n(a. ... , h)preds: Dm Dn Dmn [for m 1 and m n 1]
where the index (a. ... , h) on n indicates which of the m argument places are to be filled. The effect of n(a. ... , h)preds on the extension of an mary intension is as follows:
M(n (a. ... , h)preds+jm, sn,) = 1 iff sn M( jm) [n = m]
sk M(n (a. ... , h)preds+jm, sn,) iff sk a. ... , h sn M( jm) [n < m]
(k + n = m). The effect of a. ... , h is to build an mtuple sm from sk and sn as follows:
sm = sk a. ... , h sn = +x1, ... , xa1, y1, xa+1, ... , xh1, yi, xh+1, ... , xk,
where y1, ... , yi occupy the a, ... , h positions of sm, respectively. Technicalities aside, a sequence sk is in the extension of a complex intension n (a. ... , h) preds+jm, sn, iff the combined sequences sk and sn are in the extension of jm. For details see Current Author 2002; also Menzel 1993.
We could, of course, introduce a number of other familiar operations on D (e.g., conj, disj, imp, exist, and so on), but we will not give an explicit account of them here.
Predg is an extension of the logical operation predd first introduced by Bealer (1993) in connection with his solution to Freges Puzzle. Bealer suggests such an extension in a passing comment on Lewis (1975) influential treatment of adverbs of quantification.
Formally, predg is an operation on Dn DNK Dn1. That is, for all j Dn, y DNK and we have:
(predg+jn, y,) = 1 iff ("R (xi) (y))(xi M(jn)) [n = 1]
sn1 M(predg+jn, y,) iff ("R (xi) (y))(+sn1, xi, M(jn) [n > 1]
where sn1 = +x1,... , xn1, is a sequence of elements of D and "R is the universal quantifier whose range is restricted to relevant members of y. The indicated restriction on the quantifier is plainly needed in the case considered in the text since not all lions have manes; only typical adult male lions do.
As in the case of preds, predg may be extended to an nplace operation. When so defined, it is natural to consider the possibility of mixed predication (i.e., predications in which some argument places behave as they would in preds and some behave as they would in predg). While the development of this type of predication is beyond the scope of this paper, it is interesting to note that once mixed predication is introduced, we no longer have any need for separate treatments of pure singular and pure generic predicationthese simply become the limiting cases of nplace mixed predication (i.e., the cases in which none of the argument places are generic and in which all of the argument places are generic, respectively).
I make this assumption for the sake of ontological neutrality.
Roughly, the derivation goes as follows. From the correspondence theory we have: a proposition p is true iff its corresponding stateofaffairs obtains. From the direct characterization of truth we have: p is true iff C (for some truth conditions C). But from these two claims it follows that the stateofaffairs corresponding to p obtains iff C.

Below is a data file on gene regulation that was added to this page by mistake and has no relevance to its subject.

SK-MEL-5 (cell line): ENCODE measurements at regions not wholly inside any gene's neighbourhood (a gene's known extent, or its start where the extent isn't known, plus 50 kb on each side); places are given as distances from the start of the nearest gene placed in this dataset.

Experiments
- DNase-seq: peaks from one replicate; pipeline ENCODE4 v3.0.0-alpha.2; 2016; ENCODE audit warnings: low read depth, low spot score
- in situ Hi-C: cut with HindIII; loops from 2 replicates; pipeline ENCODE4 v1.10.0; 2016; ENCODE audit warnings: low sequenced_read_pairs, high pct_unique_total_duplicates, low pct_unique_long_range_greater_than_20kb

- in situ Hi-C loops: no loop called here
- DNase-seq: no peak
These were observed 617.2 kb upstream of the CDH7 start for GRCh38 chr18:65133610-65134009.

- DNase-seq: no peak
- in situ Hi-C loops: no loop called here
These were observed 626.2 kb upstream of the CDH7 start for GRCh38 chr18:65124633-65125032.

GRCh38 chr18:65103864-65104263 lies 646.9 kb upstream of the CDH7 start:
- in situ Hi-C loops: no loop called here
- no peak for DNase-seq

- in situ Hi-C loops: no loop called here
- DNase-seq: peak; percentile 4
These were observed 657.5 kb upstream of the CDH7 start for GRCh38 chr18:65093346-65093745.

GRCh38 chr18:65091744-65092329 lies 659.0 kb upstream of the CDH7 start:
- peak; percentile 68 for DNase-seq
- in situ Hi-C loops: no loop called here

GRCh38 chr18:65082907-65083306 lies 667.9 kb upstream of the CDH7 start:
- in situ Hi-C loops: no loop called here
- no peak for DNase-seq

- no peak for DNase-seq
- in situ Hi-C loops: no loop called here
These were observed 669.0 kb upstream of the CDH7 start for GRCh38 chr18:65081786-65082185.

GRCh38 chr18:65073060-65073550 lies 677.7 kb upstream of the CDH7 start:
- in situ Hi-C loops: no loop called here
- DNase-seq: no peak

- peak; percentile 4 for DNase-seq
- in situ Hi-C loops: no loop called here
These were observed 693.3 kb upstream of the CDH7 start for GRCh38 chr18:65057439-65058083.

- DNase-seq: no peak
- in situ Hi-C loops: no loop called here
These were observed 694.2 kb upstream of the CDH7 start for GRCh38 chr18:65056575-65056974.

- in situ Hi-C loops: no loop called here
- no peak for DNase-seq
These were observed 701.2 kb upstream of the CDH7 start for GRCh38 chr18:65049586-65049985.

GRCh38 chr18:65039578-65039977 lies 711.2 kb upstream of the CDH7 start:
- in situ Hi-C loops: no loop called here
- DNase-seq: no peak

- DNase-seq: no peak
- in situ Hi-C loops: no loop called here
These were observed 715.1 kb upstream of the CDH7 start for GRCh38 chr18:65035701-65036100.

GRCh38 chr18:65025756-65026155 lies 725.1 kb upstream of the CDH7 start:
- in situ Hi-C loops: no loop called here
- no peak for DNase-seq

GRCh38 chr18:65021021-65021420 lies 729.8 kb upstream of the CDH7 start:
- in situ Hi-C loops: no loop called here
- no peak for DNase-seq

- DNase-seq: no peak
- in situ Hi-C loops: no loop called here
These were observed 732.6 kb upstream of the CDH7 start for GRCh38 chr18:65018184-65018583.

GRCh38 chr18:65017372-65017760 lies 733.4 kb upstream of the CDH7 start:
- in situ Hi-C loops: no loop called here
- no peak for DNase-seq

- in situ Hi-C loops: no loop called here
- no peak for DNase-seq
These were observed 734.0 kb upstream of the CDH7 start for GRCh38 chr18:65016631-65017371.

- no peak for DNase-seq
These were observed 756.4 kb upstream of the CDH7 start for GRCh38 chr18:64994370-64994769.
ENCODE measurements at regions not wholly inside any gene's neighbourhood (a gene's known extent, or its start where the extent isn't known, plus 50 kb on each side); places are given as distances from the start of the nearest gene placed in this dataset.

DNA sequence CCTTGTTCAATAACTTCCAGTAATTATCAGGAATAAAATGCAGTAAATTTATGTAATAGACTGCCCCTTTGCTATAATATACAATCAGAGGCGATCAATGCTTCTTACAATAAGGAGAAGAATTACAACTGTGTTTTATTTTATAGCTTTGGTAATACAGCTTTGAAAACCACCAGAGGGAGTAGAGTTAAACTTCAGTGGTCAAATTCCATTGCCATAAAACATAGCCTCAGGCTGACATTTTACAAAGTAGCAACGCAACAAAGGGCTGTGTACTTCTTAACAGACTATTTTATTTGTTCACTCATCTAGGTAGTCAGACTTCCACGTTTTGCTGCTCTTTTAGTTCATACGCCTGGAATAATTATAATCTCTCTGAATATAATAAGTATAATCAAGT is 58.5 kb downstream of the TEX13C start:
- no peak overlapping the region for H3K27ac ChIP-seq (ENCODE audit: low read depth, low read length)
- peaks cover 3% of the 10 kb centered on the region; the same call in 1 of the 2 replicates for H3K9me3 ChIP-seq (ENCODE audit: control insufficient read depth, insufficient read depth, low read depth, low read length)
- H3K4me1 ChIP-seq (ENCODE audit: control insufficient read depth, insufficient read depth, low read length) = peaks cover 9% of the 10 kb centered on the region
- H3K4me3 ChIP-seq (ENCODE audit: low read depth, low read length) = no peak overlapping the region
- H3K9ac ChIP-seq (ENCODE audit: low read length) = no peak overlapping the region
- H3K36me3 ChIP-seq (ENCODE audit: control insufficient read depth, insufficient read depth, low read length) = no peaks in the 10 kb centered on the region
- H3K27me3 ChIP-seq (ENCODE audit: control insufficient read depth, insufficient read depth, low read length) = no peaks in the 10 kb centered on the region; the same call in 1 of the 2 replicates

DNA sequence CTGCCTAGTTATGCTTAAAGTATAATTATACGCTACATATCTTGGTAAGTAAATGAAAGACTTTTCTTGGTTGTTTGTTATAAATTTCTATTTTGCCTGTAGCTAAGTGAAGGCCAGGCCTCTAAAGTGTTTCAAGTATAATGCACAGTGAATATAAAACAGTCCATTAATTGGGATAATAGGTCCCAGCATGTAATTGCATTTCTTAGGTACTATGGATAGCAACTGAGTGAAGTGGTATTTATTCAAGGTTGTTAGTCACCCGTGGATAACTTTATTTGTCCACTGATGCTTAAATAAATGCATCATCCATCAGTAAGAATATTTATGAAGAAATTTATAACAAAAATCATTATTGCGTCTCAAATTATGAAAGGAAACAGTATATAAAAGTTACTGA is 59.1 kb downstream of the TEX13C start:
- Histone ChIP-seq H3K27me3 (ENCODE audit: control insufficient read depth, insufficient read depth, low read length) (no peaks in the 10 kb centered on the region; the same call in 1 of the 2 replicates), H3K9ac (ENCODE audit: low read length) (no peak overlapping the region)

That is, for all s D2, p D0, and M , we have s . p iff s M(p).
Note that this is not the same as the trivial constraint that the extension of a proposition consists of just those statesofaffairs that make it true. In particular, the present proposal makes no use whatever of the predicate is true.
Indeed, the present sketch is consistent with any number of such proposals (e.g., Armstrong 1997; Bealer 1982).
For our purposes we will need to extend predg from a function from D1 D1 D0 to a function from D1 { D0 DNK} D0. This is straightforward and I will assume that it is done.
Does this imply a commitment to statesofaffairs that exist but do not obtain? While I personally find such a theory attractive, it may not be required by the present proposal. In particular, one might identify the conditions under which a stateofaffairs obtains with its existence conditions. The resulting theory would imply that every false proposition has a null extension. This is an acceptable result for the cases we will be considering. Whether or not this approach to statesofaffairs will work generally depends on issues (e.g., modality) that are beyond the scope of this paper.
Nor is the present picture committed to disjunctive or conjunctive statesofaffairs. For example, it is possible to give truth conditions for a disjunctive proposition as follows: disj(p, q) is true iff ($s)(s @(p) & s obtains) or ($s)(s @(q) & s obtains). Similar considerations hold for conjunctive propositions.
I use here the somewhat artificial analysis of (5c, d) according to which they involve the property of being known by x. This property may be analyzed as resulting from the singular predication of the knowing relation of x (i.e., preds+knowing, x,). Had we formally introduced nplace mixed predication (see notes 13 and 16) the analysis of (5c), for example, would be much more natural. A simple way of representing this more accurate analysis would be: pred+knowing, +x, that p,,, where the emboldened argument is treated as in predg while the plain font argument is treated as in preds. In effect, this says that the relation of knowing holds between x and the stateofaffairs in the extension of the proposition that p.
For a discussion of such examples, see Carlson & Pelletier (1995). The example also works with the existential quantifier: At least one species of bird (namely, The Tanager) flies.